Azhar U.S. Citizenship

Dr. Waqas Azhar welcomed as U.S. citizen

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It takes determination, hard work and courage to become a physician. Similar dedication is necessary to become a naturalized citizen in a new country. Waqas Azhar, MD, a Fellow at SIU Medicine's Simmons Cancer Institute, has now achieved both. 

In 2013, Azhar left his native Pakistan to study medicine abroad. On April 24, he and his wife, Dr. Noor Khalid, joined 76 other guests from around the world at the Abraham Lincoln Presidential Museum to take the U.S. Oath of Citizenship. U.S. Magistrate Judge Karen McNaught conducted the ceremony in the museum’s Union Theater.

Azhar takes oathAzhar’s decision to become an American citizen was rooted in his experiences with the people he encountered and places he has lived since first coming here on a visit visa more than a decade ago. 

He took his exams and received his medical licensing in Michigan, then completed a three-year residency in internal medicine at Icahn School of Medicine at Mount Sinai in New York. When a fellowship opportunity in hematology/oncology appeared in Illinois, he seized it.

“I always wanted to train in a specialized health care system, for the most up-to-date medical education. Here in the Midwest, you see such a diverse population with different diseases, something you wouldn't see in a country with similar composition,” Azhar said.

“I’ve also wanted to help underserved communities, and I just love this area,” Azhar said. “I love the way people treated me here. I see how people have been rooted here for generations so I decided to stay. It’s a very good area to raise a family.” 

Azhar and Khalid married in 2017 and the couple now have a 5-year-old son and a 3-year-old daughter.

Citizenship was a big step for the two, as they strive to support the liberties, freedoms and rights guaranteed by the U.S. Constitution. “America is all about achieving the dream,” he said.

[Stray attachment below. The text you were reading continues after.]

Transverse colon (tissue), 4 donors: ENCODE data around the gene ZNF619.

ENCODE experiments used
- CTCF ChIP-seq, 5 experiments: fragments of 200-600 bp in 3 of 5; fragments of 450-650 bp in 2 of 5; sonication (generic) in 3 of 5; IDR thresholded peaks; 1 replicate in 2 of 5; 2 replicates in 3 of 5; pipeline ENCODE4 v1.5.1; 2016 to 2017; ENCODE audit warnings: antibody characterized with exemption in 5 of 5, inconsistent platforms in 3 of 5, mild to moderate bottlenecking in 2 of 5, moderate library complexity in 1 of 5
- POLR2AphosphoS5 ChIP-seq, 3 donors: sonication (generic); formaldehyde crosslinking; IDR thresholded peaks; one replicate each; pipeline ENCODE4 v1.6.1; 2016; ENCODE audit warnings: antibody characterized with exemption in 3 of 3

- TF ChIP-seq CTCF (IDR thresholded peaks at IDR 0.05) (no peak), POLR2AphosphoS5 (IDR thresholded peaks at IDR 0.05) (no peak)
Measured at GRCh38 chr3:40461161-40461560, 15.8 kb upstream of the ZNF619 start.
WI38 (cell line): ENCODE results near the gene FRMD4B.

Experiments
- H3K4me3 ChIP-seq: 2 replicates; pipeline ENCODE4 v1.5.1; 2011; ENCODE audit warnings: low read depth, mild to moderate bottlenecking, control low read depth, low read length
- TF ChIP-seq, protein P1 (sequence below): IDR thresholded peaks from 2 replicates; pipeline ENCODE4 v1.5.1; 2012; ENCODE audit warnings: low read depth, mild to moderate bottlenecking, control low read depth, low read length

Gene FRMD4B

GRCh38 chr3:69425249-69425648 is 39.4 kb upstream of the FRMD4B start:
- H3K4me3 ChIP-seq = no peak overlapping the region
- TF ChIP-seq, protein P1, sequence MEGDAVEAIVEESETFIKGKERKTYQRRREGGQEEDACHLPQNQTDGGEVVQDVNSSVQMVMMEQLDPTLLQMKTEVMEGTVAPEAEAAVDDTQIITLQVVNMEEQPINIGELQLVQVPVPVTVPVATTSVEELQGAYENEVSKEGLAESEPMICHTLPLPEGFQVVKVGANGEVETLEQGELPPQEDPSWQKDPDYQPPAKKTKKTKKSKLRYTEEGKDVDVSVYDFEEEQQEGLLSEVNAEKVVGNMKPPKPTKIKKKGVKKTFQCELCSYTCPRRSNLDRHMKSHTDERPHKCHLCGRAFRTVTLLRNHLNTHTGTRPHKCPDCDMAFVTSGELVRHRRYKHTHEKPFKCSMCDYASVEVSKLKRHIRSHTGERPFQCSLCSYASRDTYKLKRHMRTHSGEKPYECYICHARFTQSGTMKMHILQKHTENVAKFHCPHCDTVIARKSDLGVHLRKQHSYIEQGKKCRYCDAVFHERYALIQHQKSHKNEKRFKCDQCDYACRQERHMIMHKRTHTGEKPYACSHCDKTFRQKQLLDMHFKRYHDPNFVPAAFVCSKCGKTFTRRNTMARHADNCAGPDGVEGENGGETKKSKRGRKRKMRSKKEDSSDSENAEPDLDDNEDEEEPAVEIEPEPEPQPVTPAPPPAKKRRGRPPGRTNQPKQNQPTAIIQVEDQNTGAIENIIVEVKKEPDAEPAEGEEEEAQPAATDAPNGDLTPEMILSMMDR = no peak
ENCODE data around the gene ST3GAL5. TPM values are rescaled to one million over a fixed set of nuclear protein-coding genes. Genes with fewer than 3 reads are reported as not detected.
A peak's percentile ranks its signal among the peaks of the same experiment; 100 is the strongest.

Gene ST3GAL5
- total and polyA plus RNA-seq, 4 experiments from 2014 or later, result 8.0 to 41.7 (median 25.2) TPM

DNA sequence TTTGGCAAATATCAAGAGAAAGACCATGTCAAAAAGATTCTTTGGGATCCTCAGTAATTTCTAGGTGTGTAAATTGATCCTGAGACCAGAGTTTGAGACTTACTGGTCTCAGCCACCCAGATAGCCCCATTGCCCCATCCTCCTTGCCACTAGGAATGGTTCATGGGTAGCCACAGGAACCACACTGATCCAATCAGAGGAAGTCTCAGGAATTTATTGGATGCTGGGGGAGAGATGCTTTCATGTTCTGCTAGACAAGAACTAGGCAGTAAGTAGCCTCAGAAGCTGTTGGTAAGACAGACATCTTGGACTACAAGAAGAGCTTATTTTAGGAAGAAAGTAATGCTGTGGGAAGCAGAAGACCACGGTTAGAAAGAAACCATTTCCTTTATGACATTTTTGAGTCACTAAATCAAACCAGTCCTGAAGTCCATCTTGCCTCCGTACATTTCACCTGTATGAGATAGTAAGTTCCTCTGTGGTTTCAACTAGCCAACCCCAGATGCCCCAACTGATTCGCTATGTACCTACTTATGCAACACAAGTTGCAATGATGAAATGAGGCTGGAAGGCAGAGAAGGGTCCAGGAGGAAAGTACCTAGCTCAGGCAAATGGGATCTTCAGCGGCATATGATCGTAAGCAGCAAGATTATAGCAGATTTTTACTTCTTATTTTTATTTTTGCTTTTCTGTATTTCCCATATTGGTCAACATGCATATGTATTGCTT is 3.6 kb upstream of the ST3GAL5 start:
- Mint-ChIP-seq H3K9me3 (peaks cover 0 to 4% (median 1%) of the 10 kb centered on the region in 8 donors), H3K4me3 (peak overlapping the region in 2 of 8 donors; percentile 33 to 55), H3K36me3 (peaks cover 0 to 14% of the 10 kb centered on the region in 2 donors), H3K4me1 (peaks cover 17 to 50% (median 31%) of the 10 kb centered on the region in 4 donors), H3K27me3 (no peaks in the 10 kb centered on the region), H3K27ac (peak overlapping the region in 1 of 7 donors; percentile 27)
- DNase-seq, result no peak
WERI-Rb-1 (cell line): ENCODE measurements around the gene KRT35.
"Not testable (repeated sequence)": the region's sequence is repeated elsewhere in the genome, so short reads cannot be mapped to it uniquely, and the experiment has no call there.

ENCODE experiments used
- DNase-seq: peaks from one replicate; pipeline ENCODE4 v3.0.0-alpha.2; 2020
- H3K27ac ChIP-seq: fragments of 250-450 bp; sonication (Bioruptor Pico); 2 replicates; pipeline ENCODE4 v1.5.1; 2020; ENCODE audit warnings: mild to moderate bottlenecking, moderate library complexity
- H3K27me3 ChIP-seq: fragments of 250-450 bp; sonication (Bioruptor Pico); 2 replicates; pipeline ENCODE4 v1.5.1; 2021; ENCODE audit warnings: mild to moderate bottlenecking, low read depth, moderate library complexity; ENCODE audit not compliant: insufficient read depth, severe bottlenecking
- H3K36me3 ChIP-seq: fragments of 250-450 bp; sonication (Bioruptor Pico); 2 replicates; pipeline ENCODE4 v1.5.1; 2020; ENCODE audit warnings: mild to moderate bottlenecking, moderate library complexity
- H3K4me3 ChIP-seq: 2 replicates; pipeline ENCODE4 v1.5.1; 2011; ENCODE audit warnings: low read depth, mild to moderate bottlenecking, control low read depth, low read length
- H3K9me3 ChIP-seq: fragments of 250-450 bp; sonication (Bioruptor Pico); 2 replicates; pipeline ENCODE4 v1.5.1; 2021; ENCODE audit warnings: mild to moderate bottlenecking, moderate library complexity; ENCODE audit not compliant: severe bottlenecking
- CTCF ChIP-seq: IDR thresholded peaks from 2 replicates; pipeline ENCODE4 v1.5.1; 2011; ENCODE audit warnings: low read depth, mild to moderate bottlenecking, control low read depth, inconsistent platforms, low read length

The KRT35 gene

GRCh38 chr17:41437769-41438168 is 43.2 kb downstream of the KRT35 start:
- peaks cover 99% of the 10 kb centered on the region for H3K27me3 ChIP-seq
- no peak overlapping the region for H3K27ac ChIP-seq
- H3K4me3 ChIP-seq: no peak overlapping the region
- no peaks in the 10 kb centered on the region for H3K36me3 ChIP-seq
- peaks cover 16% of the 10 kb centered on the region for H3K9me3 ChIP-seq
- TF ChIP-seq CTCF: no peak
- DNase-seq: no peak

Sen. Dick DurbinAt the Naturalization Ceremony, Springfield native U.S. Senator Dick Durbin (pictured at right) addressed the group before they took the oath.

“You will hear a lot of things said about immigrants these days,” he said, “They’re not new. Since time immemorial, when immigrants arrived in this country, there were those who applauded them, those who did not. That’s a fact of historic life. But the reality is this: America would not be America without you, without immigrants, who come here and bring a special spirit.”

Judge McNaught was equally inspiring. “Even though you have pledged your loyalty to this country, you need not give up your own history, your heritage, your values or your culture. The things you cherish about your past your beliefs, your celebrations, your customs, clothes, music, literature, sports — you should continue to follow. Share and teach your new American neighbors what you have to offer,” she said. “Our diverse cultures bind us by certain principles of freedom, equality and justice. Out of many, we are one.”  

Raised in Pakistan, Dr. Azhar and his family now call central Illinois home. We extend our heartfelt congratulations on this wonderful milestone.

View photos from the ceremony on Zenfolio.

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